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Sometimes we wonder if Microsoft didn’t actually build a new OS so much as a Frankenstein that its customers could direct years of pent up anger, frustration, and fear onto. For example, just hint that Windows 8.0 ain’t that bad on the Internet, and some Windows users will react as if you keyed their mint ’64 Chevelle Malibu and kicked their dog with your steel-toed boot. To say you’ll get a beat down of YouTube-able proportions is an understatement of people’s rage at Windows 8.0 today.
It’s this gale-force headwind that Microsoft is flying into with its first major update to the much-maligned OS, which some blame for the record declines in PC sales. Dubbed Windows 8.1, this point release promises to address some of the major concerns people have with Windows 8.0 and even reintroduce the familiar Start button. But does it? Can this simple point release calm the seething masses?
Maybe and maybe not. If anything, it might actually make some people even angrier. Windows 8.1 brings back the Start button, yes, but it turns out it wasn’t just the Start button we wanted, but the Start Menu that came with it. The process to even get the update and who exactly gets it and the work-arounds isn’t going to make too many friends, either. In the past, major updates could be downloaded and installed on all of your machines en masse with little effort. Not so this time. Just getting the update on Windows 8.0 requires following a flow chart and throwing chicken bones across the top of your chassis.
Yes, we know you’re skeptical, distrustful, and even a little pissed off, but to find out the full skinny on what you need to do to get Windows 8.1 and whether it’s even worth the hassle, and how to make the most of it should you decide to take the plunge, you’ll need to read the whole story.
Updating to Win8.1: easy for some, a real PITA for others
Windows 8.1 is no mere Service Pack. No, it’s a whole tenth better than Windows 8.0, thus the point-release designation by Microsoft. Therein lies most of the problems with even getting Windows 8.1. People expect it to be as easy and painless as a Service Pack, but it ain’t. For the vast majority of folks, it just works, but that’s no consolation to those of us who hit snags. Here are the possible issues you could encounter. (Note: We highly recommended that you run a backup before you install the upgrade, as going back isn’t always easy).
Anyone who is currently running Windows 8.0 or the Windows 8.1 Preview is eligible for the upgrade. If you were waiting for the notification to pop up in Windows Update that Windows 8.1 is ready for download, stop. In its infinite wisdom, Microsoft has decided that despite intense hatred by many of the Modern interface, that’s the only place you can get the Windows 8.1 update, in the Windows Store. Even more confusing, this won’t work for everyone. Those running the Enterprise version of Windows 8 or Win8 Pro using a volume license, MSDN, MAK, or TechNet key will not be able to grab the update in this manner. Instead, Microsoft is recommending that those with VLK versions download the ISO from MSDN or TechNet and perform an in-place upgrade. Enterprise users are recommended to just talk to their sys admin about how to update. Not sure what you’re running? Just hit Windows R and type slmgr.vbs –dli and Windows will identify your version.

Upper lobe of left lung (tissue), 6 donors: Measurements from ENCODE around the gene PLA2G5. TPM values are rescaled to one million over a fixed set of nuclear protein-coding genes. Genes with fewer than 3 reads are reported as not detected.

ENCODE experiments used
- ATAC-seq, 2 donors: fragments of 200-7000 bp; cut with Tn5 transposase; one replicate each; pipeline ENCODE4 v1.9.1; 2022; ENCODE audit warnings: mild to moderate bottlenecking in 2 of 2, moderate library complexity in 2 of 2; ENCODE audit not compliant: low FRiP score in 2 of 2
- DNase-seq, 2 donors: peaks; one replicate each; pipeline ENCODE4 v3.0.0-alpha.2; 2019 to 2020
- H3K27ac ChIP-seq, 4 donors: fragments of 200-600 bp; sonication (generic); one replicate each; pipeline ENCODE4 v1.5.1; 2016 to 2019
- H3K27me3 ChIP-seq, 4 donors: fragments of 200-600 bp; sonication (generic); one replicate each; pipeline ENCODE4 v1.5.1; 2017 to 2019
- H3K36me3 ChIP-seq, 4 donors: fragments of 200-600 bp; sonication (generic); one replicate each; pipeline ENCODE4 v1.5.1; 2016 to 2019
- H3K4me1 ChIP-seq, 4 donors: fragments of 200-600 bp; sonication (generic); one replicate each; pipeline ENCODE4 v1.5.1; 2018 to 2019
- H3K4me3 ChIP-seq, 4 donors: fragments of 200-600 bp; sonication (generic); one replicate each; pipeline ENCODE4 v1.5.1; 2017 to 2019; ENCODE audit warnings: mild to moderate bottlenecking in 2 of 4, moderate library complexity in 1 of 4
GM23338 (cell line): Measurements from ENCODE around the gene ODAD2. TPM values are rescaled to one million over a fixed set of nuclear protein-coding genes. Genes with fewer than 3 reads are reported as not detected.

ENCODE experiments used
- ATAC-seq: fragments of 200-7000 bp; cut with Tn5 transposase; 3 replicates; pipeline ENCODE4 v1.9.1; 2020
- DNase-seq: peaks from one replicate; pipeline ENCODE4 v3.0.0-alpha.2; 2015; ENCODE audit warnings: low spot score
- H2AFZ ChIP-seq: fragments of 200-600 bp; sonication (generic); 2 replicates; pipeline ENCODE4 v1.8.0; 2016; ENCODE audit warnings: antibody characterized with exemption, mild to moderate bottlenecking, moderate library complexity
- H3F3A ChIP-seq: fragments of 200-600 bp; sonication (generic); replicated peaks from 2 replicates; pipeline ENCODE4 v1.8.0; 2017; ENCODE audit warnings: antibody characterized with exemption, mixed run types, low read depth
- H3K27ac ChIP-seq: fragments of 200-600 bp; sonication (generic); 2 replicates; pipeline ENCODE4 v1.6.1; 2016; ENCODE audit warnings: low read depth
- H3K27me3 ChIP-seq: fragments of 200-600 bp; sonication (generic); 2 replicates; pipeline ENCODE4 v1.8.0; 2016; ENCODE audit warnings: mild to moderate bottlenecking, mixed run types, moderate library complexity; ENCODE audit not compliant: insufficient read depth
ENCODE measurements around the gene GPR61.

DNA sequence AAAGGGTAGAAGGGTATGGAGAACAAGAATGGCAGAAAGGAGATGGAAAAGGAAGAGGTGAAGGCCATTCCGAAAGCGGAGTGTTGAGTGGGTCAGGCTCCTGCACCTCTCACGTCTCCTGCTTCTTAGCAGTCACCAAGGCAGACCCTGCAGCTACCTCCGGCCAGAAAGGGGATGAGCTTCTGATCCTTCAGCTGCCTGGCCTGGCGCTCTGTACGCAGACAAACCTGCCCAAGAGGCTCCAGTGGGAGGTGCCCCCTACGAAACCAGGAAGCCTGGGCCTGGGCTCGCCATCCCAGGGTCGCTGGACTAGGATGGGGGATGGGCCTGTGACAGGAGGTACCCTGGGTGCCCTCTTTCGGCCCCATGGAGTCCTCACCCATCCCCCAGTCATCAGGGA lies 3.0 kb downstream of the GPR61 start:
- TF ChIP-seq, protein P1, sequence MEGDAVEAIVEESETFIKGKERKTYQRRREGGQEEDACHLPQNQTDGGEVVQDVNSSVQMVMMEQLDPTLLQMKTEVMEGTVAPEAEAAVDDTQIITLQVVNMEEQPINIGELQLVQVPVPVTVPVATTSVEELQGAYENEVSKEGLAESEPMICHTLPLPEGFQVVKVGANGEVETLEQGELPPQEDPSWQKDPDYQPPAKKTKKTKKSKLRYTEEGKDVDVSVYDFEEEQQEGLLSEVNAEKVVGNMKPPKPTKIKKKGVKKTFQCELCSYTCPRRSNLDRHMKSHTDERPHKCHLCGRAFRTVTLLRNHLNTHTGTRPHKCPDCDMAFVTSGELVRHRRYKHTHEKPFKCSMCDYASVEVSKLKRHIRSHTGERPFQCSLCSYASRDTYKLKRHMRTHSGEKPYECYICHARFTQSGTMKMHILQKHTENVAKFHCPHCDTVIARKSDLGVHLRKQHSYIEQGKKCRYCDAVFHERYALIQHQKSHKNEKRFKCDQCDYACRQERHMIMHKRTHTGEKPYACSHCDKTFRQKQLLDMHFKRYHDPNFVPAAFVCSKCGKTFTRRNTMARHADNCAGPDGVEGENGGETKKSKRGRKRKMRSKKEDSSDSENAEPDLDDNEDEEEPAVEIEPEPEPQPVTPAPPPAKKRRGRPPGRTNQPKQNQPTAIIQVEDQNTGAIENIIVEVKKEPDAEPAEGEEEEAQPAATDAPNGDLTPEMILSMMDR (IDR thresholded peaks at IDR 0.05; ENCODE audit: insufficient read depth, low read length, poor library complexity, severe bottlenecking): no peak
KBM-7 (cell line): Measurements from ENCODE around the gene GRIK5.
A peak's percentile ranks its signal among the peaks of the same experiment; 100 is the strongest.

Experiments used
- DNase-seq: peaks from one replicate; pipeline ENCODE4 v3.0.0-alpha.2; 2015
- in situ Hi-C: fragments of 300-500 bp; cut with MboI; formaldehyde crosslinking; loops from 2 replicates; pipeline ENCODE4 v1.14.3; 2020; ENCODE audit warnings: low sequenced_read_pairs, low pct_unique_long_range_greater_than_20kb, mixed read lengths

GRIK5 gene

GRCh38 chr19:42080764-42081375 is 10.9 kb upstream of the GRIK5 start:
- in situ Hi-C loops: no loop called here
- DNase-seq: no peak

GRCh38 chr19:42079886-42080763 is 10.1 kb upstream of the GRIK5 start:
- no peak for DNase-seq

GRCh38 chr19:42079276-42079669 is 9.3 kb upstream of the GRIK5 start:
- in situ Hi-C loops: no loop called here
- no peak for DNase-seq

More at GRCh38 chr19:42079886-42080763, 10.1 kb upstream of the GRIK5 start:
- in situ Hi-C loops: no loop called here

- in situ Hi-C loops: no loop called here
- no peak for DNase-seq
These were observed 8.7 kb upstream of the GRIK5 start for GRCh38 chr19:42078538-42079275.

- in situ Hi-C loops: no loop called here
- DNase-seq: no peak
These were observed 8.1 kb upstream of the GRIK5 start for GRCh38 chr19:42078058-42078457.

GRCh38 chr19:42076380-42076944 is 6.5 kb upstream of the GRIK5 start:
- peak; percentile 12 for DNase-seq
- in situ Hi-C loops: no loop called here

Microsoft has included the requirement that the 64-bit version of Windows 8.1 support the CMPXCHG16b instruction. This won’t cause problems for anyone with a modern CPU, but if you’re using one of those earlier CPUs that had 64-bit support but not an explicit CMPXCHG16b instruction, you’re screwed. According to formerly in-print PCWorld.com, the affected chips include Athlon 64 X2 parts, Opteron 185, and other “vintage” 64-bit processors. Sometimes, it’s not even just the CPU, as reports indicate that the Core 2 Quad, which apparently supports the instruction, is stopped by the error because the P35 chipset doesn’t support it. The “fix” is to run 32-bit, or not run the upgrade. There is also a reported work-around but it’s no fun to execute and would take a page just to describe. Poo.
Getting the upgrade should be simple, except it’s not. First, as we said, you can only get it through the Windows Store from within the Modern UI. Second, well, sometimes it still won’t show up. Why not? You need to have all of the previous updates installed first. You may also need to reset the Windows Store. You can do this by swiping in from the right, touching the magnifying glass icon, and… oh hell, forget that. Just start a command prompt by hitting Windows Key + R and typing wsreset.exe. Now reboot. Go back into the Store and the update should be displayed prominently. Still not getting it? It’s possible that your Windows 8 is a version that doesn’t qualify—meaning it’s an Enterprise or Professional version using a product key from MSDN, TechNet, or a volume license. Unfortunately, your only answer may be an in-place upgrade (if you’re lucky) or nuking from orbit.
The Windows 8.1 upgrade can only be found in the Windows Store, and only after all Win 8.0 updates are applied.
If you installed the preview version of Windows 8.1 and are still using it, your trial license is about to expire. After January 2014, you have to activate with a retail product key. You'll still need to download the final version of the OS, too. Thankfully, you can get that update from the Windows Store, just as if you were upgrading from a retail copy of Windows 8.0. The store is the green-and-white "shopping bag" icon on the Start screen, which you access by pressing the Windows key on your keyboard.
If you made a "clean install" of the preview version from ISO media, where you use a DVD or USB key to completely replace the current operating system instead of upgrading from it (or you installed onto a blank hard drive), you too can use the Windows Store to upgrade to version 8.1.